Whiteface in the distance

Choya enjoying a breather 

Ampersand Lake and Mountain

I think this is the Sentinel Range

Distant Whiteface 

Choya on the lookout just below the summit

Despite the descent feeling much cooler, it seemed much more difficult than the climb.  The slick rocks and roots made for some rough footing.  Although not too muddy, everything seemed damp, making for a tedious descent.  With only a mile of real steepness, the tricky descent went by fairly quickly.

On the descent
I made it back to the approach trail fairly quickly.  Back on the flat terrain with nice trail, the hike back to the trailhead seemed to go by rather fast.  I reached the trailhead about 1225PM.

Choya leading the way on a bog bridge

Bridge over one of the bigger water crossings

The homestretch 

Despite clocking in around 14 miles, Seymour Mountain isn't too difficult of a hike.  About 11 miles of the trip travels over the flat terrain leading to the actual summit trail.  Only the last mile or so to the summit covers steep and rough terrain.  That last mile to the summit seemed longer than it was and the rest of the hike went by rather quickly.  I was surprised that the roundtrip hike took just over six hours.  I found the hike to be much easier than the hike over the main part of the Seward Range.  Far less mud covered the route to Seymour compared to the rest of the Seward Range.

While the views from the upper reaches of Seymour surpassed my expectations, I don't see myself rushing back anytime too soon.  Seymour sees a moderate amount of traffic since it stands as one of the Adirondack 46er High Peaks.  I'm guessing Seymour probably isn't on anyone's short list of favorite High Peaks.  It's a fairly long hike and there are plenty of summits with better vistas.  During my outing, I saw a handful of other groups hiking as well as a few groups camping near the lean-tos.  When I wrapped up my hike, the parking lot was near capacity.  I expect on the weekend, an early start is necessary to ensure a spot at the trailhead.  If Seymour didn't surpass the magical Adirondack 4000' mark, I think it would see very few, if any visitors.  Nonetheless, I made my trip to Seymour on a nice day and had the summit to myself, apart from the black flies.  I'm glad I made the trip.

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Sunday, June 14, 2020

Backpacking the Susquehannock Trail System

Last summer, I hiked the Loyalsock Trail in Pennsylvania.  This trip put Pennsylvania back on the map as a backpacking destination.  I grew up in Pennsylvania, but overlooked its recreation opportunities.  While the Appalachian Trail gets most of the attention in the state, Pennsylvania boasts 20 state forests covering more than 2 million acres.  Over the years, these state forests built an impressive system of backpacking trails.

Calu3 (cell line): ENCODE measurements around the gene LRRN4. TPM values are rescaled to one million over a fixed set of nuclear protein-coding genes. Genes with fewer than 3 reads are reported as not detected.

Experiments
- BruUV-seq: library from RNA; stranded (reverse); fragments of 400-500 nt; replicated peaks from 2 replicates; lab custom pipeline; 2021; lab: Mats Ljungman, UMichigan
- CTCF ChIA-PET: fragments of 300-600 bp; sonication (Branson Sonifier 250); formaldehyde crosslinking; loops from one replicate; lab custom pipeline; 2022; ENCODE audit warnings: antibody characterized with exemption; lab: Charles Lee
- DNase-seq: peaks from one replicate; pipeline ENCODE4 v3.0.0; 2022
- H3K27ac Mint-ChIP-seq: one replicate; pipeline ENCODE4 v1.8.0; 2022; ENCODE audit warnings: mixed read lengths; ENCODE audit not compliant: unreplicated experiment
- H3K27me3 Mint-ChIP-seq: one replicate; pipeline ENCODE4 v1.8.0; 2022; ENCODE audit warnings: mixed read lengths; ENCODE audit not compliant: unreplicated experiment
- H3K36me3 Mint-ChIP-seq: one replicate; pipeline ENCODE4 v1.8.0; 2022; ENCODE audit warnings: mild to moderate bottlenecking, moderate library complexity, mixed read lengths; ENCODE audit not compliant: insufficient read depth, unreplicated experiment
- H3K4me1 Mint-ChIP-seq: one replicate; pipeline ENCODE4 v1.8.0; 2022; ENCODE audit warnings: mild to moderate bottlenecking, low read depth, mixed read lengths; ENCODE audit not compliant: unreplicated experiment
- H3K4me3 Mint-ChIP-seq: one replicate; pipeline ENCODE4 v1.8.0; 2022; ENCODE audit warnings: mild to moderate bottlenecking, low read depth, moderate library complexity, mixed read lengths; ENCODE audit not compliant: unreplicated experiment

The longest loop in the state forest system is the Susquehannock Trail System (STS) in its namesake state forest.  The route travels on numerous, existing trails to form a continuous marked route, primarily in Potter County with a small section in Clinton County.  According to the most recent guide book, the route covers 83.45 miles.  Despite the route opening in 1968, the STS remains relatively obscure outside of the region.

I knew about the Susquehannock Trail System for many years.  It never really caught my attention until last year.  I planned on hiking the route in October, but a spell of unreliable weather left me postponing my trip.  Once again I planned on hiking the loop in April of this year, but COVID-19 put a hold on the trip once again.  Finally with travel restrictions lifting and a string of good weather, I finally had time set aside for the trip in early June.  I made the journey to the trail's Northern Gateway on June 5th.  I slept at the trailhead to begin my trek early the next day.

Day 1
Northern Gateway to Mile 24
24.0 Miles

I began hiking Saturday morning around 715AM on June 6th.  From the Northern Gateway, the actual loop is reached by a .4 mile connector trail.  Upon reaching the STS a "mile 0" marker trail marks the start of the loop with a trail register a few feet down the trail.  Similar to the Loyalsock Trail, the STS features mile markers every mile along the trail.  This is a convenient when starting at the Northern Gateway and makes it especially easy to follow along in the guide book.

The start of the STS

The first several miles of the STS follow the Allegheny Plateau before descending to Lyman Run.  The first 10 miles of trail give you a pretty good idea of what to expect for the full loop.  The trail travels along a mix of old roads that have been reclaimed by nature and narrower trail through mostly hardwood forests.  The trail follows the relatively flat plateau with transitions to lower elevations along creeks and occasionally dry hollows.  Since a majority of the trail travels through forest, far reaching vistas aren't common along the route.